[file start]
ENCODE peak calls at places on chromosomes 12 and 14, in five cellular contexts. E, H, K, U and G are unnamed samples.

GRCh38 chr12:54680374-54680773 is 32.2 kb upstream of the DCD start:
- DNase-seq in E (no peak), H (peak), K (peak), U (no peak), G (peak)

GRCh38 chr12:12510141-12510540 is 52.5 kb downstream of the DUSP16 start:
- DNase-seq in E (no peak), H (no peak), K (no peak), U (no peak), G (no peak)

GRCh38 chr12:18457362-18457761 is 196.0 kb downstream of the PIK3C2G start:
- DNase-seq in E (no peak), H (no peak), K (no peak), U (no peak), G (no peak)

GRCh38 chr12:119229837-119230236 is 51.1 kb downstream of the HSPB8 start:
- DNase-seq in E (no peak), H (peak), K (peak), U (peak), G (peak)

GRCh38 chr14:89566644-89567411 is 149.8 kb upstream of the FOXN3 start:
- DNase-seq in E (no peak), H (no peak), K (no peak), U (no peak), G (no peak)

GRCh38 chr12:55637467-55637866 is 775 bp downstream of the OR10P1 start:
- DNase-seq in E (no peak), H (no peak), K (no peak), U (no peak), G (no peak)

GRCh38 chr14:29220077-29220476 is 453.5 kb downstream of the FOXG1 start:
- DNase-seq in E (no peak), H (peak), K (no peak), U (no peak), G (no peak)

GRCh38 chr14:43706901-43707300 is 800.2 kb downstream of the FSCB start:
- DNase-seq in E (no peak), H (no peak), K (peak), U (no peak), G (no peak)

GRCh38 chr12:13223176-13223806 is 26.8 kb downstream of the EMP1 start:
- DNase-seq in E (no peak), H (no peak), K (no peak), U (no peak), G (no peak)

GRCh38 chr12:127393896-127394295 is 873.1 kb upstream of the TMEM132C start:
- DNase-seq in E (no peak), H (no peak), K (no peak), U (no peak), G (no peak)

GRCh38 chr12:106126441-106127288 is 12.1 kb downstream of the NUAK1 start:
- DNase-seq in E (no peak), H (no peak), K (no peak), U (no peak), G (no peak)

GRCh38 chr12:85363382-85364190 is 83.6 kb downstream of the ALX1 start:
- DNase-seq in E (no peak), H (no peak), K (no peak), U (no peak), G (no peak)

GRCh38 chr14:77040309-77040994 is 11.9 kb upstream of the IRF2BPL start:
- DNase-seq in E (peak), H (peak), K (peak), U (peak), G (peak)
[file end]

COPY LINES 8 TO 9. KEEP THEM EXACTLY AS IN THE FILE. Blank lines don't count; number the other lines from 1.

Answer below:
GRCh38 chr12:119229837-119230236 is 51.1 kb downstream of the HSPB8 start:
- DNase-seq in E (no peak), H (peak), K (peak), U (peak), G (peak)